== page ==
Universal Engineers has built up a solid reputation in India as a metal fabricator. How did the company start out?
The entrepreneur Vinod Bomb founded Universal Engineers in 1984, initially to make products for the electrical industry. I joined the company as part of the sales team, and I enjoyed the job of forging links with new customers. Eventually Mr. Bomb asked me if I would like to become a partner. I rose from a junior partner to the level of a Managing Director. I am tremendously proud and thankful for this opportunity.
How did the company make the jump from electrical products to trains?
Believe it or not, it all started with coach toilet handholds. We were commissioned to make a batch of handholds by the Chennai-based Integral Coach Factory ICF, which is India´s largest manufacturer of trains and motor coaches. They were delighted with the results and encouraged us to focus more on that side of our business. So we started evolving and gradually added various other products such as pantry equipment to our portfolio. In addition to handholds, we started supplying seating, doors, windows and more for trains and began fabricating assemblies. Nowadays, we make not only fittings for car interiors, but also their entire shell. ICF Chennai is very supportive and encourages our development. It is a win-win-situation for both of us.
What product are you particularly proud of? And why?
That’s a good question, but really we are proud of all the products we make. I’m a big fan of the railway, and that’s why I’m so pleased to see our company having such a big impact on the outfitting of India’s rolling stock. I think we are part of the tide of change that is currently sweeping across our country. And that’s something we can be genuinely proud of.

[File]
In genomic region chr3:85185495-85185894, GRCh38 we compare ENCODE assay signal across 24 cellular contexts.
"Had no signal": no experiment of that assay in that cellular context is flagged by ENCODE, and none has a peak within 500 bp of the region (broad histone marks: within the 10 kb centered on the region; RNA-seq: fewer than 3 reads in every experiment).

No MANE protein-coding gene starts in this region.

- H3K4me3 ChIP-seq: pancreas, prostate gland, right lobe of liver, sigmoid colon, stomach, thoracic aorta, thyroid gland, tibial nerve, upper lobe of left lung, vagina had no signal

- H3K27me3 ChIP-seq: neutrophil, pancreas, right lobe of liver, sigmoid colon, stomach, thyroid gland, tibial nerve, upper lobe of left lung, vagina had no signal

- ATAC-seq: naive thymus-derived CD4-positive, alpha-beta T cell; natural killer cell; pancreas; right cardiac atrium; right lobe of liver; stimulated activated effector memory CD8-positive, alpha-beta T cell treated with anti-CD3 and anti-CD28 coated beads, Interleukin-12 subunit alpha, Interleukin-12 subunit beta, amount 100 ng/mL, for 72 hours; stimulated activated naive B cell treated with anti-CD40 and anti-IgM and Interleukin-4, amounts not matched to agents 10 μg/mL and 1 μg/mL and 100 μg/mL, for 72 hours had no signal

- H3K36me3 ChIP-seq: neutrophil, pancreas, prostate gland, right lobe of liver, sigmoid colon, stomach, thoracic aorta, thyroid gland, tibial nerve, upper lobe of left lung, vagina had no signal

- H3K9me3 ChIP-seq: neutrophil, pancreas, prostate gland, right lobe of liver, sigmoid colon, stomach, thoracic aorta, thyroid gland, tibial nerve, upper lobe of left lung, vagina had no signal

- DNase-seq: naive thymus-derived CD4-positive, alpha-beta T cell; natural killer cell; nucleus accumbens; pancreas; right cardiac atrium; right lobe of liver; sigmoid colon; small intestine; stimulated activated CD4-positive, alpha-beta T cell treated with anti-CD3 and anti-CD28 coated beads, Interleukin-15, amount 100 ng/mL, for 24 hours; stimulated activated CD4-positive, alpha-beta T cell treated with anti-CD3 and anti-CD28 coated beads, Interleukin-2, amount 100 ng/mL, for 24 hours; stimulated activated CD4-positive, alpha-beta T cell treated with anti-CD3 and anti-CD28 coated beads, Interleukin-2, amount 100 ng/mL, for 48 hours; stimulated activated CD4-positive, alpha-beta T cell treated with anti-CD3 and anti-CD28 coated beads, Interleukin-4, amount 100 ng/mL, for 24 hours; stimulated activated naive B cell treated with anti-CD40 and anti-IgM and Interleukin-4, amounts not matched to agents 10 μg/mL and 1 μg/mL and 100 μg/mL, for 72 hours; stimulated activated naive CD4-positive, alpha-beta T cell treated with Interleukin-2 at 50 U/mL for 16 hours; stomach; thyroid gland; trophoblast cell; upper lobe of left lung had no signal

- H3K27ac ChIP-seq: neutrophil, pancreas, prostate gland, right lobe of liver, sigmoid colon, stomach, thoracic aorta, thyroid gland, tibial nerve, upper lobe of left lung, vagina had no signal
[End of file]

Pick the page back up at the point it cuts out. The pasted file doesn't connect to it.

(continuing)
It’s clear how much you love trains. Did that stem from having toy trains when you were little?
I’m afraid not (laughs). When I was younger I wanted to study medicine, but unfortunately that wasn’t possible for family reasons. So I began working for a company that supplied Indian Railways. That’s how I got to know the railway business, and eventually it became one of my real passions.
Universal Engineers has supplied fittings for many railcars over the past ten years. How have you coped with such large production volumes?
We always strive to use the latest technologies in our manufacturing process to achieve the highest quality standards. We use CNC machines, robots and TRUMPF laser cutting machines, all of which help us satisfy our customers’ expectations. We have implemented a quality assurance process to ensure product standards are met. And TRUMPF India supports us with their machines and great service.
How about your workforce? How do your employees keep pace with the new technologies?
We started this organization with seven employees and now we have 750. We constantly evaluate their skills and ensure they receive regular training in the relevant areas. We involve every level of employee in the planning process. An important factor in our success is their dedication, their ability to think creatively and their willingness to embrace ever-changing technologies and customer requirements.
Creativity is clearly a major part of your company’s ethos. Does Universal Engineers actually come up with the designs for the passenger cars, too?
Yes, we have an in-house team that works full time on refining our designs, and I really get the feeling that it works. You mentioned just now that Indian railcars look much better than they did just a few years ago. The impetus that is currently driving Indian Railways as a whole could mean our trains will eventually end up being a hugely successful export. Like the Indian Bollywood star Shah Rukh Khan. (laughs)
Hamsa Venugopalan is Managing Director of the Indian metal processor Universal Engineers. It is very important for her to regularly train her 750 employees and to involve them in planning processes. This keeps them motivated and creative.